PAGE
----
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Consider a set of random variables $(X_1,X_2,X_3,...X_k)$ that are i.i.d. $Bernoulli(p)$

While I do not know $p$, I can estimate it using $$ Y(k)=\frac{1}{k}\sum_{i=1}^k X_i $$

Notice that $Y(k)$ is a random variable, and its distribution has mean $p$ and variance $\frac{p(1-p)}{k}$. So $Y(k)$ is a consistent estimator of $p$.

Question: How can I determine the sample size that guarantees a minimum (arbitrary) 'degree of convergence' of the estimator? In other words, what is the point after which we can be confident that increasing the sample size from $k$ to $k+1$ will only yield a small change in our estimate of $p$ (for any $p$)?

One idea I had was to look at the convergence of the variance of the sequence of estimators that is obtained by increasing $k$ gradually; that is $$S(k)=\frac{1}{k}\sum_{i=1}^k (Y(i)-\bar{Y}(i))^2$$ for $\bar{Y(k)}=\frac{1}{k}\sum_{i=1}^k Y(i)$

Numerically, I find that $S(k)$ converges to $0$ as expected; so perhaps what I need is a condition on $S(k)$?

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  • $\begingroup$ How do you "know that $S(k)$ tends to zero as $k$ tends to infinity"? $\endgroup$ – r.e.s. Jun 12 '16 at 20:06
  • $\begingroup$ @r.e.s. Thanks – seems the problem was not well posed in the first instance. I've edited it $\endgroup$ – OO_SE Jun 13 '16 at 1:55
  • $\begingroup$ It depends on your measure of smallness. If $p $ is close to 0, say, then a small error in absolute terms is a larger error in relative terms. $\endgroup$ – Ian Jun 13 '16 at 3:14
  • $\begingroup$ Does this help?... The simplest standard confidence interval for a binomial proportion, with a given confidence level $1-\alpha$, has half-width $z_{1-\frac{\alpha}{2}} \sqrt{\frac{1}{k}Y(k) \left(1-Y(k)\right)}<z_{1-\frac{\alpha}{2}}\sqrt{\frac{1}{k}\frac{1}{2}\frac{1}{2}}=z_{1-\frac{\alpha}{2}}\cdot \frac{1}{2\,\sqrt{k}}.$ So for any desired width $w>0$ (no matter how small), the interval $Y(k)\pm\frac{w}{2}$ has at least a $1-\alpha$ level of confidence if $k\ge\left(\frac{1}{w}z_{1-\frac{\alpha}{2}}\right)^2$. $\endgroup$ – r.e.s. Jun 13 '16 at 3:15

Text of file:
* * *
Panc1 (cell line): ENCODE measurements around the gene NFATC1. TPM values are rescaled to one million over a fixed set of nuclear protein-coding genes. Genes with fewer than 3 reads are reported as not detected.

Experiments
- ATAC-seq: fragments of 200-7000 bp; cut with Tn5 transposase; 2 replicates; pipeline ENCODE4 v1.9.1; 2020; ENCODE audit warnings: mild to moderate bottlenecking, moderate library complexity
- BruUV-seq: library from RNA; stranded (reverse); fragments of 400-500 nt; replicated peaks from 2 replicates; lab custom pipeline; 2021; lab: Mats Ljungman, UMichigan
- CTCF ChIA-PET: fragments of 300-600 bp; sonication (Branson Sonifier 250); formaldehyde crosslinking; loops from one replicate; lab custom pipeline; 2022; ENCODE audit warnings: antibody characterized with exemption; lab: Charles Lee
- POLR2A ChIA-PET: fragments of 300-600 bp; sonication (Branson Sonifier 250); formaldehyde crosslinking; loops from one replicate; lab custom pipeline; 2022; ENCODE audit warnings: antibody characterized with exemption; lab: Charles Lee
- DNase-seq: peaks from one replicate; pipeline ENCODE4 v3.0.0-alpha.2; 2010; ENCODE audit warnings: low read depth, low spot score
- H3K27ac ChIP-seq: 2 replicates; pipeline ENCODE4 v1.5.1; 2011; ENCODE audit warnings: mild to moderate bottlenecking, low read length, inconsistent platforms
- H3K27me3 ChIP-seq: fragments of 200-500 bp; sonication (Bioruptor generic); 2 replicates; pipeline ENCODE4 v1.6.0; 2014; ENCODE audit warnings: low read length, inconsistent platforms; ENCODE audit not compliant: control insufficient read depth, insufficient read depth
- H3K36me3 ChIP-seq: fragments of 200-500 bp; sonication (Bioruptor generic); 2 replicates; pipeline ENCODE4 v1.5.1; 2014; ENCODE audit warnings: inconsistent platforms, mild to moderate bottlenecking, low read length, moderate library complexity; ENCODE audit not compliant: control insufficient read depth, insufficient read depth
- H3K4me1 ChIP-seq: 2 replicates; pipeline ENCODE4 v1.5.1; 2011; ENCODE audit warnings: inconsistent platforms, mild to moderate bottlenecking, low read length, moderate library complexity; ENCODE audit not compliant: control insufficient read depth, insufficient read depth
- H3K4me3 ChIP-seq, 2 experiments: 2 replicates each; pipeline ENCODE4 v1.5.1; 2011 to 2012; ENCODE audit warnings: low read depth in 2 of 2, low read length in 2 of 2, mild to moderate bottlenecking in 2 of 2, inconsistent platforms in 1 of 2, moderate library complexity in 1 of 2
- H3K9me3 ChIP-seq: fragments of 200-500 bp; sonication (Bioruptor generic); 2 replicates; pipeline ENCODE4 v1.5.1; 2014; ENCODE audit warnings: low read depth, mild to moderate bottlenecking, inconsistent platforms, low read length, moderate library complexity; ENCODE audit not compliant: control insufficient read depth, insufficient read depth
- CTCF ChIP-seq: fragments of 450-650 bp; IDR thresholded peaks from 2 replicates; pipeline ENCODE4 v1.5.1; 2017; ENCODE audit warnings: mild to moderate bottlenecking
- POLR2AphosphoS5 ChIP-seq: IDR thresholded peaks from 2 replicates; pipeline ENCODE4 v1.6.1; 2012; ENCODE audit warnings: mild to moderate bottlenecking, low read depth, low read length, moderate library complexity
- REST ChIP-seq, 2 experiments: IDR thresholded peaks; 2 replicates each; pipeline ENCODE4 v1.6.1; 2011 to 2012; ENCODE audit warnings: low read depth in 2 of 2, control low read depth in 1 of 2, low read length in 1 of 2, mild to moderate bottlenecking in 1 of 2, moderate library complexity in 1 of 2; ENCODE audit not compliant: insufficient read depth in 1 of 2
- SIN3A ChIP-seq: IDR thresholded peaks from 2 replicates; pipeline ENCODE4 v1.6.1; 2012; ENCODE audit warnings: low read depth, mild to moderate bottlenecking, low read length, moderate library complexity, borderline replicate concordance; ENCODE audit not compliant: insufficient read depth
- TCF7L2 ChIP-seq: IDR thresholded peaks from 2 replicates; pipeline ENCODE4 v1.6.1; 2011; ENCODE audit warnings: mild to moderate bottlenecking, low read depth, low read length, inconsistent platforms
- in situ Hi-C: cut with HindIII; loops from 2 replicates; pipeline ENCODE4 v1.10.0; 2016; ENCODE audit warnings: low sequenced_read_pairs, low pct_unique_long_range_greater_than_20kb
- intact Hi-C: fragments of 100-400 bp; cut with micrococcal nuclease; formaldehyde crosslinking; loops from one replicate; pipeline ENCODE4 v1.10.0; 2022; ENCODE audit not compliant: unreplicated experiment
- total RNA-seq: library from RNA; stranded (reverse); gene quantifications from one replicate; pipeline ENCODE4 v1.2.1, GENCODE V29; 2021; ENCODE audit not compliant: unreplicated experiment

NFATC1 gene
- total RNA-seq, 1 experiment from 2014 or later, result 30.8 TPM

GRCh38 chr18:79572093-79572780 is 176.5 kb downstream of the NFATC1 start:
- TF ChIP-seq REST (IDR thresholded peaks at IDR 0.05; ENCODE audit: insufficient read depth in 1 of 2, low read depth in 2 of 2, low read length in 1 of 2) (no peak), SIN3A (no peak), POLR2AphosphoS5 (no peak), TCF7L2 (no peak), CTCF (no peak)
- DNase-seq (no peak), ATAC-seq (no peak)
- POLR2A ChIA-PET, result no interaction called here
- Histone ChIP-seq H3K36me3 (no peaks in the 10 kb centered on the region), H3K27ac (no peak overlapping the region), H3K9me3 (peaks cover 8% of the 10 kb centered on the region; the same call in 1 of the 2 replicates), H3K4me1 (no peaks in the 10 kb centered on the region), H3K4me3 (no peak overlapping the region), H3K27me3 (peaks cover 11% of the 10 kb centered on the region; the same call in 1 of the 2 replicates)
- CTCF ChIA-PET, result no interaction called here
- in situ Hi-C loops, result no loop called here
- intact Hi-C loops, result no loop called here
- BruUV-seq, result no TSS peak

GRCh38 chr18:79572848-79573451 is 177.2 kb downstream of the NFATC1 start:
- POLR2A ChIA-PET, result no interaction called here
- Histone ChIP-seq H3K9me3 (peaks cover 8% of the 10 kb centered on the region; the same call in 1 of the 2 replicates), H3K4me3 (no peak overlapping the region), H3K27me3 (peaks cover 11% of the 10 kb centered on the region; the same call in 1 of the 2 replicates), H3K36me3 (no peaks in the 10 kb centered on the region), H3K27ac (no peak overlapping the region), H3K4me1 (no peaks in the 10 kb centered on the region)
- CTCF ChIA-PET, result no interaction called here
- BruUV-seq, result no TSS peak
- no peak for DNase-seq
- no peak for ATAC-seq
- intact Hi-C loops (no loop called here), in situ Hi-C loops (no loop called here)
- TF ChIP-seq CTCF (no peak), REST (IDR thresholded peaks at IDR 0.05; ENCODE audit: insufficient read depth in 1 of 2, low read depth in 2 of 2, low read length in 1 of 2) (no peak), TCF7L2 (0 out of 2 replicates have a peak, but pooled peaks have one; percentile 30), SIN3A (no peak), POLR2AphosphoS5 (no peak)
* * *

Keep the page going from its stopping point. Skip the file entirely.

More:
• $\begingroup$ @r.e.s. made a useful observation, which can actually be improved a little bit. Instead of looking at absolute widths, we can look at relative widths. To that end it is better to look at $\min \{ p,1-p \}$ rather than $p$ itself; let's call that minimum $r$. With that in mind, the situation in terms of relative errors is actually rather bad. That's because your point estimator for $\min \{ p,1-p \}$ is $\min \{ Y(k),1-Y(k) \}$. Let's call that $P$. $\endgroup$ – Ian Jun 13 '16 at 15:32
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The simplest standard confidence interval for a binomial proportion, with a given confidence level $1-\alpha$, has half-width $z_{1-\frac{\alpha}{2}} \sqrt{\frac{1}{k}Y(k) \left(1-Y(k)\right)}<z_{1-\frac{\alpha}{2}}\sqrt{\frac{1}{k}\frac{1}{2}\frac{1}{2}}=z_{1-\frac{\alpha}{2}}\cdot \frac{1}{2\,\sqrt{k}}.$ So for any desired width $w>0$ (no matter how small), the interval $Y(k)\pm\frac{w}{2}$ has at least a $1-\alpha$ level of confidence if $k\ge\left(\frac{1}{w}z_{1-\frac{\alpha}{2}}\right)^2$.

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  • $\begingroup$ I have continued working on this, and I have formulated a new, but related problem here: math.stackexchange.com/questions/1912242/… – you might want to have a look (and thanks in advance for any help!) $\endgroup$ – OO_SE Sep 2 '16 at 15:42

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